(Note: After this was published, a reader wrote with this suggestion: “Original weight=4oz; original yardage=280; original yards/ounce=70; yards in leftover ball=70×2.55=178.5!” If you figure out how many yards per ounce there should be, then you can multiply that times the new weight and also get your number.)
The scale manufacturer tells us that this scale is accurate to 1g or 0.05oz, so you’ll always want to maintain a generous fudge factor. My skein, for example, could have anywhere from 175 to 182 yards, depending on how the scale performs. I only need 135 yards for my mitts, so I’m good to go.
Other Scale Scenarios
Kitchen scales are also helpful for other yarn-related issues that require less math. Picture this: One skein, two socks. The yardage for your pattern is going to be tight. You’re already thinking you may need to shorten the cuff by a few rows. But how can you be sure you’ll have enough yarn for both socks?
Or try this: The sweater’s almost done, just two sleeves to go. You have one skein left and no way to get more. Whoops. Ever the resourceful knitter, you’ve decided to add contrasting stripes in another yarn. You’ll place them evenly on each sleeve, continuing until you run completely out of yarn. Then you’ll finish in the contrasting color and pretend it was your idea all along.
In both cases, you need to divide one skein into two smaller, matching ones. Sure, you could measure out each ball by hand, yard by yard. Potentially messy but possible.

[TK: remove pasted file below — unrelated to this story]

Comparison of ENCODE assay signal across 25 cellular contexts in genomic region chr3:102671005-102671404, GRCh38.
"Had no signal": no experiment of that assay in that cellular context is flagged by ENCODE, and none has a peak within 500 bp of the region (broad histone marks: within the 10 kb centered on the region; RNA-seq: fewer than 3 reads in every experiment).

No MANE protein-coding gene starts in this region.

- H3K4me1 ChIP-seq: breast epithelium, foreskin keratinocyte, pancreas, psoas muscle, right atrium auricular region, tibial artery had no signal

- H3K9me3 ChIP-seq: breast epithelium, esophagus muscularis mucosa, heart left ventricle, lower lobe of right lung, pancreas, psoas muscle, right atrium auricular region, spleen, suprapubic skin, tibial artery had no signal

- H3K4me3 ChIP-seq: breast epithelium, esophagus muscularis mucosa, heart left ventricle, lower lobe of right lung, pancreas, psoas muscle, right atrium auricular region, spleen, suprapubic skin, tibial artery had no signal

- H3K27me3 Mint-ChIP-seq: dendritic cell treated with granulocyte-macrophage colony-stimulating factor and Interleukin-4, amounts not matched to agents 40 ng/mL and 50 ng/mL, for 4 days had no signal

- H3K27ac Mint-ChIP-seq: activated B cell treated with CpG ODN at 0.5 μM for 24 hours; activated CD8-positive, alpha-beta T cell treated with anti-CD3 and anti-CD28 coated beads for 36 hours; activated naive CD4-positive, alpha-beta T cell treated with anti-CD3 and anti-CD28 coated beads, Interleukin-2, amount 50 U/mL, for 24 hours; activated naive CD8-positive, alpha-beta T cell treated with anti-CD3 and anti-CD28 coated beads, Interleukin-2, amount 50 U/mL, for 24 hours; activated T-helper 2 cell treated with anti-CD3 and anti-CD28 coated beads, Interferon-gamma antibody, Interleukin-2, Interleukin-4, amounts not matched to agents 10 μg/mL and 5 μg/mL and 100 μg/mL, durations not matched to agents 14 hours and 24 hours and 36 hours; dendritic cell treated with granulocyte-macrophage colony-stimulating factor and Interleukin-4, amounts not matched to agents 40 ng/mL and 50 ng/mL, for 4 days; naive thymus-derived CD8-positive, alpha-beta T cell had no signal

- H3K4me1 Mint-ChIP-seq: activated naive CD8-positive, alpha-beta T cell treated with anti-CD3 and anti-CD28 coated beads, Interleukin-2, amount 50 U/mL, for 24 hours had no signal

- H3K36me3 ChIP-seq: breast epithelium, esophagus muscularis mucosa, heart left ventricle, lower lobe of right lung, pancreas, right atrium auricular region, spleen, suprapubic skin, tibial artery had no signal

If the yarn is in a hank, you could measure the total number of wraps in the hank and wind a ball until half the number of wraps remain. Depending on whether the wraps came from the inner or outer area of the loop, you could still have a little fudge factor. And if you’re talking about lace, you could go nuts counting all those strands.
Instead, pull out your trusty kitchen scale and weigh the original skein. Now, wind that skein into a ball, stopping when it weighs half of the original skein. Remember that 0.05-ounce fudge factor? Before you snip the yarn and declare the division complete, put the other half of the hank on the scale and make sure you have two identical weights. If not, make final modifications and then snip. Voilà, problem solved, two identical skeins. Now all you have to do is knit.
A Cross-Functional Tool
When you’re not using your scale to weigh yarn, chances are you’ll find other reasons to use it. For example, if you spin yarn you may want to wind off equal amounts of roving so you can spin equal lengths of yarn and ply them together.
In the non-fiber world, perhaps you’re unsure how many stamps to put on a letter? Presto, the scale has your answer.
Likewise, if you love to cook and are curious how recipes work, this scale will be an invaluable tool for exploring all the formulas in Michael Ruhlman’s eye-opening book Ratio. Either way, I consider it $25 very well spent. While I was provided a free scale by the manufacturer in the hopes that I’d review it, I would buy another one in a heartbeat.
[It’s been six years since I wrote this review and my original scale is still going strong.]
Buy the EatSmart Precision Pro Multifunction Digital Kitchen Scale on Amazon.com
Rita Mirailles | December 2, 2016
Until I had a digital scale, I went to the Post Office to weigh yarn.
Merete | September 5, 2017
Kitchen scales are also essential when you dye yarn. I’ve never used mine as often as I have since taking up natural dyeing.
Allison.dk | February 12, 2018
Haha – I do this all the time – just remember to clean the scales before weighing food products!
Karen Nansel | September 18, 2019
Make sure that the scale has the button battery and NOT double/triple A!
Even for the bathroom scale this important tip for battery preference will insure better accuracy.
j b | November 21, 2020
I’m thinking that if you’ve knit one mitten (or whatever) of a pair you could just weigh it and then weigh the yarn you have left to see if it is more or less than what the mitten weighs. No math skills needed!